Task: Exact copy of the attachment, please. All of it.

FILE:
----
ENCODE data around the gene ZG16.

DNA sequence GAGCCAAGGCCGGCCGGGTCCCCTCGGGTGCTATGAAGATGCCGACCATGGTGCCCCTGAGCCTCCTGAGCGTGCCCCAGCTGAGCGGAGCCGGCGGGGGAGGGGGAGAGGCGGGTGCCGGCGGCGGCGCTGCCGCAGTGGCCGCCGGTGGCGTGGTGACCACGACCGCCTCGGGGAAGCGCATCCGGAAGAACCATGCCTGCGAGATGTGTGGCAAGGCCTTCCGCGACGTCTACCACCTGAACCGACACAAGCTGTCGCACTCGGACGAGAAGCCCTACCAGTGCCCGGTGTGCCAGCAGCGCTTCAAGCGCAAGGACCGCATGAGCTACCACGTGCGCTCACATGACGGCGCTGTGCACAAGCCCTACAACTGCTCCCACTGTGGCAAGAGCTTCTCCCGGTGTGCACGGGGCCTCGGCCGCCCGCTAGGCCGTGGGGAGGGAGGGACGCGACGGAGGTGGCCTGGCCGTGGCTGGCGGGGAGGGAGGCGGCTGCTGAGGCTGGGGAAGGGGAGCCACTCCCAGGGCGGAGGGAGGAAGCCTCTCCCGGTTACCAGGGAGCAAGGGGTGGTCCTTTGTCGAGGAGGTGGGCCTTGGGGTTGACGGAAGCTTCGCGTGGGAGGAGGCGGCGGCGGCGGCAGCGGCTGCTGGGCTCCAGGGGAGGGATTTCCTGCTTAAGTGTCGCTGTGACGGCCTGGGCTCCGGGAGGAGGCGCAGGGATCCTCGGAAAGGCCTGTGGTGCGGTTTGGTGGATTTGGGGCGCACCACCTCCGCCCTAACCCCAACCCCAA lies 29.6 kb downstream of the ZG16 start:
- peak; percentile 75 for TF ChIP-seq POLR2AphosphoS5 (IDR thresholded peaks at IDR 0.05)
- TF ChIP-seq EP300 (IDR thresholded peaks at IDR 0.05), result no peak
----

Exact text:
ENCODE data around the gene ZG16.

DNA sequence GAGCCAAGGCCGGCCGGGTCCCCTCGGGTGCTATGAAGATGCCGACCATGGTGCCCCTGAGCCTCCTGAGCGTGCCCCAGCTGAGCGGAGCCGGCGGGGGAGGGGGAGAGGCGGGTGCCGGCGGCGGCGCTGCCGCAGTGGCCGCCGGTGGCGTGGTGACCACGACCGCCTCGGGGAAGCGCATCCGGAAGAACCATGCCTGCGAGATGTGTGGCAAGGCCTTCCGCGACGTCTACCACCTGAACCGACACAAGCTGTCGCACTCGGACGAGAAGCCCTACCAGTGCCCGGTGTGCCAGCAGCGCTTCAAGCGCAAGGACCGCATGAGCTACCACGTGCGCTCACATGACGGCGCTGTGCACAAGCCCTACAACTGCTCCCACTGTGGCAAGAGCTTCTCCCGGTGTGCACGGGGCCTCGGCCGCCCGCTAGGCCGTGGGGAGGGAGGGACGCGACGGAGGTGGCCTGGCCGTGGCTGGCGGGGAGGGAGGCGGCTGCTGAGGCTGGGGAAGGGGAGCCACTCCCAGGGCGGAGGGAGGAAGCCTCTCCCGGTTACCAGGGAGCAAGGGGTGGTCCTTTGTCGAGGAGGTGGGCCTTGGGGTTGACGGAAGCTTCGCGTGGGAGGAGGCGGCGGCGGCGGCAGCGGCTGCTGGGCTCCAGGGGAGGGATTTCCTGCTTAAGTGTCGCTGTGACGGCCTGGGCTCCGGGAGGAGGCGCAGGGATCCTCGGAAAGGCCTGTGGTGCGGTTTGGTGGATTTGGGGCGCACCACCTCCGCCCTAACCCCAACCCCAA lies 29.6 kb downstream of the ZG16 start:
- peak; percentile 75 for TF ChIP-seq POLR2AphosphoS5 (IDR thresholded peaks at IDR 0.05)
- TF ChIP-seq EP300 (IDR thresholded peaks at IDR 0.05), result no peak